Viewing articles tagged with 'London'
CANAL, 60 De Beauvoir Crescent, London N1 5SB
Scheuring spoke in her performance about the desire to express suffering caused by a sense of alienation. At the same time she tried to draw attention to the impossibility of conveying the overbearing experience to others by means of established cultural codes. Review by Dr Dominik Kuryłek
Drawing Room, Unit 8 Rich Estate, 46 Willow Walk London SE1 5SF
Drawing Biennial 2017 offers insights into how artists contend with a world in rapid and disorienting flux. A snapshot of contemporary drawing practices, the exhibition includes more than 200 new and recent works on paper by leading international artists of different generations.
Hauser & Wirth, 23 Savile Row, London W1S 2ET
With relentless honesty, wit and self-irony, the Austrian painter Maria Lassnig explores her corporeality and shocks by simply making tangible the most fundamental common experience of us all – inhabiting a human body. Review by Katharina Günther
Tenderpixel, 8 Cecil Court, London WC2N 4HE
David Ferrando Giraut’s recent works weave a neon path through progressive economic theories and 17,000 years of image-making, arriving at the present day clad in Louboutin and dripping in gold. Review by Jack Smurthwaite
Barbican Centre, Silk St, London EC2Y 8DS
In ‘Incoming’, the other is played by the European state apparatus. In their helmets, suits and protective gear, those that meet and interact with the refugees are rendered alien in the thermographic camera’s aesthetic. Mosse’s camera is able to present the true inhumanity of the crisis by inverting the roles of the migrant and those enforcing the violent borders. Review by David Lee Astley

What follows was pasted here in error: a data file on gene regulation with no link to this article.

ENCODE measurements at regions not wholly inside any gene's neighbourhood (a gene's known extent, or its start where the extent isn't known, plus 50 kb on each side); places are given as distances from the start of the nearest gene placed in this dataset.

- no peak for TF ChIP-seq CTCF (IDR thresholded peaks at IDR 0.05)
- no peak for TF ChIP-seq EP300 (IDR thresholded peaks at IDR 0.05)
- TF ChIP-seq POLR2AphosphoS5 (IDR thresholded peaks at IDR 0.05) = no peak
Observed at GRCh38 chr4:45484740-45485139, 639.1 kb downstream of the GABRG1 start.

The RYDER, 19a Herald Street, London E2 6JT
It’s difficult not to flinch when the word ‘satis’ ricochets through the sober silence of Ewa Axelrad’s exhibition at The RYDER, even after you have heard it for the first time. This sonic intrusion continues to hang in the air as much as it cuts through it with a repeating interval. Review by Joseph Constable
Auto Italia, 44 Bonner Rd, London E2 9JS
‘Feral Kin’ is London’s first glimpse into Auto Italia’s collaborative, ongoing project ‘On Coping’. From Johannesburg to Copenhagen, Auto Italia has brought ‘On Coping’ across the world. Working locally with artists in each city, the project seeks to unpack the artist precariat by developing systems of growth through collaboration. Review by Ashley Janke
SE8 Gallery, 171 Deptford High Street, London SE8 3NU
In ‘Future Nothingness’ material and materiality are merged together by Portuguese artist João Biscainho in a well-choreographed display. The exhibition presents a series of works from 2013 – 2015 that take us into a series of marine references, using fluids as the main vehicle to transport the meaning of the works in the semi-dark space of the gallery. Review by Cristina Ramos González
Jerwood Visual Arts, Jerwood Space, 171 Union Street, Bankside, London SE1 0LN
Carolina Mostert reflects on new works by Patrick Hough and Lawrence Lek, exploring themes of AI, language and narrative as part of Jerwood/FVU Awards 2017: Neither One Thing or Another.
ICA, The Mall, London SW1Y 5AH
As the main player in a game of shifting dynamics of authority, Boyce enables a fairly unpredictable performative situation but avoids direct involvement in the action. Later on, the artist reshapes the remains of the past event, so to create an installation that aims to become a space for new experience. Review by Chiara Cartuccia
Blain|Southern, 4 Hanover Square, London W1S 1BP
Their exaggerated expressions, dishevelled hair and naked bodies rendered with a cartoonish aesthetic make an adequate mockery of the Mayfair surroundings. The artists are seemingly running riot in their white cube play-pen. Review by Cleo Roberts